47. Mimi says:

    I came across your website while Googling for possible ways to make stevia extracts on my own. Thank you so much for all the info and the video. It just makes things so much easier to understand when watching the instructions with your own eyes. : )

    I just have two questions:
    1) I live in Malaysia which has tropical weather. (rain and sun) I was wondering if you could offer some tips on how to care for the stevia plant under such weather conditions.

    2) How long does the powdered stevia and the liquid stevia lasts, refrigerated or otherwise?

    Thank you in advance.

    1. Halle Cottis says:

      Stevia is a very hardy plant, it should do fine in your area. You might need to water it a bit more, but most herbs like it in hotter weather.

      The powder stevia will last for a year if not longer. I have some that is from 2 years ago and it still taste amazing.

      As for the liquid stevia, I would say anywhere from 2-4 weeks in the refrigerator. I actually prefer the powdered form over the liquid!

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  50. Rachel says:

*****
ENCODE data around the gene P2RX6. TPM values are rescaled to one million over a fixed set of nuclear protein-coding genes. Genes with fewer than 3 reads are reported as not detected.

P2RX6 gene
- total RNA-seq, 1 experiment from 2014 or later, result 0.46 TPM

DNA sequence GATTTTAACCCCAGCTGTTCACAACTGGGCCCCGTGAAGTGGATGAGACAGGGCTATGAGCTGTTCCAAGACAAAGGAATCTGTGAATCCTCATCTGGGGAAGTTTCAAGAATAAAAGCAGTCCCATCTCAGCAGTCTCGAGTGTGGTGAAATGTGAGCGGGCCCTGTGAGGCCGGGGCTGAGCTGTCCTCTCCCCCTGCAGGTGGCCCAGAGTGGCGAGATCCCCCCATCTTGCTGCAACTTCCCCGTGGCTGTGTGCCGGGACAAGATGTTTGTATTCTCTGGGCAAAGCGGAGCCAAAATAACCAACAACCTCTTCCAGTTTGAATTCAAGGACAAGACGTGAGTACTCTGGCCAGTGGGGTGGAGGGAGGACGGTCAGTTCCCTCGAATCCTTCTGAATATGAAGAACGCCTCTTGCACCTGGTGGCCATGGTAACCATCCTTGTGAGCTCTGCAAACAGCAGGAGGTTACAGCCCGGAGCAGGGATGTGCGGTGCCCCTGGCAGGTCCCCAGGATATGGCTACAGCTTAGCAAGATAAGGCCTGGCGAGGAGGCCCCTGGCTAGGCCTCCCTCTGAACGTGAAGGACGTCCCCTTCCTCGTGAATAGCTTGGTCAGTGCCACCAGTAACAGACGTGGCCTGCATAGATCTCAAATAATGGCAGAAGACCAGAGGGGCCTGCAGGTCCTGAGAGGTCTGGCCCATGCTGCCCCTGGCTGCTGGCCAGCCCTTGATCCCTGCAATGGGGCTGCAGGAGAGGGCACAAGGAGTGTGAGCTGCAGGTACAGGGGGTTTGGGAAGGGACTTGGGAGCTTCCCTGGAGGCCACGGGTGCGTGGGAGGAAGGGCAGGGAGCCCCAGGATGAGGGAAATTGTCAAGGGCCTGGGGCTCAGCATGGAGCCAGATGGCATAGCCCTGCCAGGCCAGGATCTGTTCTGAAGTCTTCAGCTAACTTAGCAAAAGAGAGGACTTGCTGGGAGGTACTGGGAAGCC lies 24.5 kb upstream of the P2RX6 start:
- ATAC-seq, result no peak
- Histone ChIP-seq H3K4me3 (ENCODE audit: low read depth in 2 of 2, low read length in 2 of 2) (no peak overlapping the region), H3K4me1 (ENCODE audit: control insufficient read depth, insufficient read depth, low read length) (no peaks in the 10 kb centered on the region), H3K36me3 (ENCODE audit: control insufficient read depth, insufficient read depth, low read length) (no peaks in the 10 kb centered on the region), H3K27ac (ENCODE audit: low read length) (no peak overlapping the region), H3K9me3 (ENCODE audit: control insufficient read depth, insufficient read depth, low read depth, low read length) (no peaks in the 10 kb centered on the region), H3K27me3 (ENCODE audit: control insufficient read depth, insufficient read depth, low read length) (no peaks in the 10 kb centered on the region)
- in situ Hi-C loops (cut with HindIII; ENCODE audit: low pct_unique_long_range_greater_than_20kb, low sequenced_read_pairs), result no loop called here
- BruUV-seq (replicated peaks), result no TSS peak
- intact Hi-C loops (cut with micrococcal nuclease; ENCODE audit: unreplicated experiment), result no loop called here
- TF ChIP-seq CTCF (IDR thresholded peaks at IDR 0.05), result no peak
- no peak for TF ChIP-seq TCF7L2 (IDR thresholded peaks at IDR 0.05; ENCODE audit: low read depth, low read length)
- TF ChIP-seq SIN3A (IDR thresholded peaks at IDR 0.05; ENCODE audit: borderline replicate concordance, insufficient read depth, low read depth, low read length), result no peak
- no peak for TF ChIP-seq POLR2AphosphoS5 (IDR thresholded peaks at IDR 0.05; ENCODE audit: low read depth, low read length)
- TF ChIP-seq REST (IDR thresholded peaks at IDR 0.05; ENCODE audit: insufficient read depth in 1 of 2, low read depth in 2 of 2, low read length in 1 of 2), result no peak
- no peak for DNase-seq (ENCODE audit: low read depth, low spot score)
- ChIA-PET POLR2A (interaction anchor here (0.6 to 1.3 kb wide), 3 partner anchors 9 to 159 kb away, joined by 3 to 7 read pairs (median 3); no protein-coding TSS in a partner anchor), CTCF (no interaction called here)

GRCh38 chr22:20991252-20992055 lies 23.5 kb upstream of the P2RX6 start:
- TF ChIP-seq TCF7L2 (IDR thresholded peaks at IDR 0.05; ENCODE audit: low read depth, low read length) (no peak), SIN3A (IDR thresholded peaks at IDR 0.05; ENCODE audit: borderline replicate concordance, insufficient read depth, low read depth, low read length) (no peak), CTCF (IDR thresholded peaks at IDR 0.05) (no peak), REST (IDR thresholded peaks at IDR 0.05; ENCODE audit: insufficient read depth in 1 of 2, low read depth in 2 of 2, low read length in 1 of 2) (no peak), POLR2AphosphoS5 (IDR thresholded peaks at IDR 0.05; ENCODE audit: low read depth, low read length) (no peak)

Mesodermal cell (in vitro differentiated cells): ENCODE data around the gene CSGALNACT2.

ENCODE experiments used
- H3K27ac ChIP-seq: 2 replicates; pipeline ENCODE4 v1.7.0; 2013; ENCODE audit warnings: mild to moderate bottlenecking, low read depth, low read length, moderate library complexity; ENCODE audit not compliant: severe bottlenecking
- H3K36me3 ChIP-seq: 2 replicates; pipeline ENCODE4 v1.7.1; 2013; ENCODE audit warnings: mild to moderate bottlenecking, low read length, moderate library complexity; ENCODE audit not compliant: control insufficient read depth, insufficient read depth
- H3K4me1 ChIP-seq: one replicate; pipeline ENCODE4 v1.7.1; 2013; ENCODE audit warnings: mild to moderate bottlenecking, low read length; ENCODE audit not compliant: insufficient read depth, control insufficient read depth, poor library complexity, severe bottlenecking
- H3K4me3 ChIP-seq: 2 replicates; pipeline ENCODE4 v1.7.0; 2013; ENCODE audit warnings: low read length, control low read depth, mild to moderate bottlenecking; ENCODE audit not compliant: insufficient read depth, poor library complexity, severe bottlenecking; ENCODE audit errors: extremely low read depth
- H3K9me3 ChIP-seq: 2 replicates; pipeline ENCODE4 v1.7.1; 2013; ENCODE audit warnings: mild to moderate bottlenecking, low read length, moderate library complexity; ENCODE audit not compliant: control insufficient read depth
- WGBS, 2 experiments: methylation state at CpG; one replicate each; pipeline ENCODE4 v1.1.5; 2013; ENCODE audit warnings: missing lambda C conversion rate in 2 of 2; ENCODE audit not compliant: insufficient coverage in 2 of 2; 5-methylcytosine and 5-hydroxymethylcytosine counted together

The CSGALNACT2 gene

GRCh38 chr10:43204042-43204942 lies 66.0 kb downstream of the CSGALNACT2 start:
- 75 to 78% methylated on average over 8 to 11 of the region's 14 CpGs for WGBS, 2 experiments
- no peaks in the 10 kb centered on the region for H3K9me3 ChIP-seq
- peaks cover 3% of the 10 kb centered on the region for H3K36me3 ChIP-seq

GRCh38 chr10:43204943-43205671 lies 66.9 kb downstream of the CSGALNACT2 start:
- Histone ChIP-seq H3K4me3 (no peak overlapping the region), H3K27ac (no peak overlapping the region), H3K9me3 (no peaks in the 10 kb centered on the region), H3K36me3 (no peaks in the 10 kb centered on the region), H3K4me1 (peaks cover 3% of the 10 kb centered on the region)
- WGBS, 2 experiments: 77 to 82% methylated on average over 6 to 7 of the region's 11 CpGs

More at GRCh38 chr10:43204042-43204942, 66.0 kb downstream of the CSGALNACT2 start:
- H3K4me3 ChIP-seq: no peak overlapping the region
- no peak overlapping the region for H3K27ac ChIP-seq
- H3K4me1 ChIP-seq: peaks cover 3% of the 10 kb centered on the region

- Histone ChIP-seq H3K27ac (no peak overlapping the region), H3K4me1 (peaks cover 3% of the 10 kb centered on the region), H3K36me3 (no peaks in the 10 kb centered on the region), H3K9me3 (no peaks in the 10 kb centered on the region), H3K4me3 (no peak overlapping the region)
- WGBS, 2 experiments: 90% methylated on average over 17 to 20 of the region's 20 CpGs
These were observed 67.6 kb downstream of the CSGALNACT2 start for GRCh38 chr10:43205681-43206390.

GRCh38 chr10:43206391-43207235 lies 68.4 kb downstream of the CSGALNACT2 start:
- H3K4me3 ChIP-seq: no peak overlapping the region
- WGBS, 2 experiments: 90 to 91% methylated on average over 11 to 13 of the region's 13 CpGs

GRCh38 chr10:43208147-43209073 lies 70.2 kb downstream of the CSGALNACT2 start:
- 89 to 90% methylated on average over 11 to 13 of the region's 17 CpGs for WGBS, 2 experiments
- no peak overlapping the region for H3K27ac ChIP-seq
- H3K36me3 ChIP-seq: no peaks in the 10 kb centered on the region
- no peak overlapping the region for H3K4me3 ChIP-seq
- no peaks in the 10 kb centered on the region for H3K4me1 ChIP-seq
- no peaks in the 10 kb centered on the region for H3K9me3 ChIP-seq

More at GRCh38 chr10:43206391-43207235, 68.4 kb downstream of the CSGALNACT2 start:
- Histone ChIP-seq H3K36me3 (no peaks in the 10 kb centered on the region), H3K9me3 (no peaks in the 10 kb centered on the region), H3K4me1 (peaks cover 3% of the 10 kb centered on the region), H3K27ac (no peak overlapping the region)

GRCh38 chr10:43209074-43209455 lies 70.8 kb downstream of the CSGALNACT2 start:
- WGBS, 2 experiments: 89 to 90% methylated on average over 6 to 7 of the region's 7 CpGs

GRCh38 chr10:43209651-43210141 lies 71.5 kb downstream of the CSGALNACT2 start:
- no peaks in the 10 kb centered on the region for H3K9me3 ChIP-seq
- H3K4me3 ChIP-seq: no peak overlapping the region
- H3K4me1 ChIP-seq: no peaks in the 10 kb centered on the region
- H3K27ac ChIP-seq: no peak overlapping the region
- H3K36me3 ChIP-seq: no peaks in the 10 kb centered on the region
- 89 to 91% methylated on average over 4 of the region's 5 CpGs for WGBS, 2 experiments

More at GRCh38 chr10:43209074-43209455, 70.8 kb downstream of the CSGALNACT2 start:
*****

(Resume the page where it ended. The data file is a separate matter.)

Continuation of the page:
I got my first Stevia plant from a CSA that I just joined this year. I am definitely going to try making powdered Stevia. Right now, I use agave nectar or honey as a sweetener. Thanks so much for the tips. Was also happy to see that you are a fellow Wisconsin resident. :)

  51. I just ground about a quarter cup and I will put it in hot water and wait for tomorrow and taste wish me luck my plant is two years old and very big and healthy

  52. I just ground up a quarter cup and I’m putting it in hot water can’t wait to try it tomorrow

  53. Oktavian says:

    I tried to make my own liquid stevia and it tasted is not as sweet as white stevia powder that I bought on a store. Can you explain to me why it could happen?

  54. Wendy says: